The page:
Kibbutz Life · Living in Otef Azza · Middle East · Nir-oz · truce with Hamas · What's Happening

Day After Ceasefire – November 22, 2012

Wednesday night,  November 14, was the beginning of Operation Pillar of Defense.

Today is Thursday, November 22nd, the first day after the Ceasefire pronounced yesterday evening at 9:00 PM our time.

A week of being directed to our Safe Rooms if we had them, or within 15 seconds distance of any possible Safe Room.  A week of being alerted to every little nuance of  daily life. No work. No school. Yes work. Yes kibbutz breakfast. No kibbutz dinner.  Store hours. Store closed suddenly. And so it went.

A facebook group kept English Speakers in constant touch. We fed one another’s anxieties and applauded our acts of heroism. Going out for a regular walk was cheered, or admonished (mostly admonished with incredulity). Walking dogs within proximity of  a shelter became a deed of courage that needed a motivational talk beforehand and a debriefing afterwards.

Interesting times we live in.

Some lived without.

Many residents left the area and still haven’t returned.

Eventually, things will come back to normal.

Normal awareness that we carry with us at all times will sit in our back pockets instead of fully planted in our frontal lobe.

Soon. My safe room will go back to being a safe haven of choice rather than necessity.

A safe room.

Kibbutz Life · Living in Otef Azza

March10/09 Purim


At Ma’ale Habsor school, Purim meant a party for the Jr. High kids. You can see them dancing here:



The festivities were down-scaled this year, highlights being: Best Costume choice, lots of group dancing, a cotton candy machine and popcorn.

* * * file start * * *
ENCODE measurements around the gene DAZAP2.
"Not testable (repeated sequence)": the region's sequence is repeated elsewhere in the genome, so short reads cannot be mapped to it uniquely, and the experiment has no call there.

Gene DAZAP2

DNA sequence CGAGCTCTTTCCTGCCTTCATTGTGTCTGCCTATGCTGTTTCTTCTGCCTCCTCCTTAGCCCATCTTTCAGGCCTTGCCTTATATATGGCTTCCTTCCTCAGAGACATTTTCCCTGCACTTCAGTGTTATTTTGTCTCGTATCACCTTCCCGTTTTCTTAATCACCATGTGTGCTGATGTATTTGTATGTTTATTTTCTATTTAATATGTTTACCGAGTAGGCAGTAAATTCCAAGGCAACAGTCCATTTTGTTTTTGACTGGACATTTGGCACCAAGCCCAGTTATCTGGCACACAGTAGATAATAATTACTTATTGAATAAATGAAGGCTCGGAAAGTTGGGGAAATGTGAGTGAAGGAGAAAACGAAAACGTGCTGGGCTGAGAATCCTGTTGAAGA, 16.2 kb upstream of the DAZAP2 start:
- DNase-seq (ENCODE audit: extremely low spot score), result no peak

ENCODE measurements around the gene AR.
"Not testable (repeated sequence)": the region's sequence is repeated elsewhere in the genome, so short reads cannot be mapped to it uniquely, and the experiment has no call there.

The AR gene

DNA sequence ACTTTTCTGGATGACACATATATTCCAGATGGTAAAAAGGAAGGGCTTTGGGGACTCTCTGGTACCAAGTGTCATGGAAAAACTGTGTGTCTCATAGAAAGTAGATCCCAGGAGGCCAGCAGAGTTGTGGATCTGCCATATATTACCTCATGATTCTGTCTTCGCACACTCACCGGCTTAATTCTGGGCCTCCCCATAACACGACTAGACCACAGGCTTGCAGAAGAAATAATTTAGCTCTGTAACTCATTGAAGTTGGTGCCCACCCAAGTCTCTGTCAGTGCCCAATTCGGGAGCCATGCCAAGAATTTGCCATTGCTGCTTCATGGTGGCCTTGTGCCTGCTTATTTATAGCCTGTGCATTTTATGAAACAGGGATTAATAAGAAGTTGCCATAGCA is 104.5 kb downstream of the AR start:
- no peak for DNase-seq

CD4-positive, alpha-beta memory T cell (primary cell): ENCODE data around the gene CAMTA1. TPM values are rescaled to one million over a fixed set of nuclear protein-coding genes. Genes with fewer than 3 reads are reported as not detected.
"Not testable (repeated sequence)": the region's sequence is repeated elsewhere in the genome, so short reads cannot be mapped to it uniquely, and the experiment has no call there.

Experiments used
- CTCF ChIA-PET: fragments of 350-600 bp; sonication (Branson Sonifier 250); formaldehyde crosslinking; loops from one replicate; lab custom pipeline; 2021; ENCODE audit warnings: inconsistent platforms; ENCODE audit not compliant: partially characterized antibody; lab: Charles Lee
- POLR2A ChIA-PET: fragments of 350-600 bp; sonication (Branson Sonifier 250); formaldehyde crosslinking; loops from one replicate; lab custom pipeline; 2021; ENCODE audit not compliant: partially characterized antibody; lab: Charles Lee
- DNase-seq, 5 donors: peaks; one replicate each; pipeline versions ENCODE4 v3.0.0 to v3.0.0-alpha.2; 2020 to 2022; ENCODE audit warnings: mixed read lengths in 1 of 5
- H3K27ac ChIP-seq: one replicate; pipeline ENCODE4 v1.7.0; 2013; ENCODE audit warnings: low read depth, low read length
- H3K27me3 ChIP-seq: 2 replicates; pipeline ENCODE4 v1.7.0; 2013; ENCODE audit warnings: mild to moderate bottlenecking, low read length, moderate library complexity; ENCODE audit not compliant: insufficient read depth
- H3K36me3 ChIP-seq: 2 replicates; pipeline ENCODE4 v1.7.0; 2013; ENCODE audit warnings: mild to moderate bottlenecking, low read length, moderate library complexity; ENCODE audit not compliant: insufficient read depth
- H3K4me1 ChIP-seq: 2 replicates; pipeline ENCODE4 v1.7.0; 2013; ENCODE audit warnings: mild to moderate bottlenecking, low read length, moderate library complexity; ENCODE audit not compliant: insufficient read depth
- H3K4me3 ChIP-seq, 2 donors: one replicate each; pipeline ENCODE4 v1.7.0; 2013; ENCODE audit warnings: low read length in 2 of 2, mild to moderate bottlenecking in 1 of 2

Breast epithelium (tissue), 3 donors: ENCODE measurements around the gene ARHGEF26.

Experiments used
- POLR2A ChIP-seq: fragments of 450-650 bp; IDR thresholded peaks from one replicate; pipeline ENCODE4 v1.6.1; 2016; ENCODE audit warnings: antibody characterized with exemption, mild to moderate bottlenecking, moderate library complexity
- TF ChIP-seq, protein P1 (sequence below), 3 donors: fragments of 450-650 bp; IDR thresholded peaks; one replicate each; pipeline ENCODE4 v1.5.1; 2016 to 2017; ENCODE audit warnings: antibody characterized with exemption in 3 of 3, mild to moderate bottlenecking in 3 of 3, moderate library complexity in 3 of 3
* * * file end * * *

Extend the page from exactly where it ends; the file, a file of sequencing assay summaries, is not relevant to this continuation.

Mishloach Manot (little plates of Osnei Haman (hamentaschen), candy, bamba and chocolate bars) were exchanged and kids dressed up. I noticed a lot of ears on girl’s heads and many mini-skirts. One girl dressed up as a scarecrow complete with hay sticking out of her jacket sleeves – she won First Prize.

Many kids came in understated statements or no costume at all.

The High School kids were slated fora 3 hour tutorial in the morning, and they chose to dress up for the occasion:

yeah, ya see?
yeah, ya see?

Obviously, the theme of mini-skirt prevailed with the older kids as well.

As for politics

Still no government. Will Lieberman join Netanyahu, or not? Still no peace. Will the qassams stop being fired, or not?

The weather

Hot and then chillier. Sandstorm and then a drizzle of rain. In Kibbutz Nir-Oz, spring can be felt. We’re also still seeing storks in our skies, but unfortunately too distant for my camera to highlight.

The food

All are trying their hand at making Osnei haman. I’ve eaten 4 different variations. My own involve whole wheat crusts. It’s impossible to deal with white flour anymore for any serious length of time (more than a bite).

My tone

I’m in a limbo mood. Purim vacation means more time to do puppet therapy, for which I’m most sincerely indebted. I need more psychodrama and less outer life drama.

Remember to click onto ‘Notes from Netivot” to read how Esther is coping with things.

Hag Sameah! Happy holiday!

Creativity is the answer · Living in Otef Azza

Arie Schkolnik is pleased to announce: Nesher II is ready for launch


Gazing up at rocket with parachute
Gazing up at rocket with parachute

Arie Schkolnik of Kibbutz Nir Itzhak

is pleased to invite you to attend 

the Experimental Launching of

Nesher II!

Date: October 1, 2008

Time: 13:30

Place: Back Gate of Kibbutz Nir Itzhak,

Western Negev* (map link below)

Details: Nesher II, 1.5 x 6 litre rocket


This launching follows last spring’s successful launch at the Eshkol soccer field on May 5, 2008. We were present and able to report. (Click here to read about that event:

You are encouraged to come and witness this first launch of the New Year!

Sponsored by NISA (Nir Itzhak Space Agency)

Arie Schkolnik and Nesher II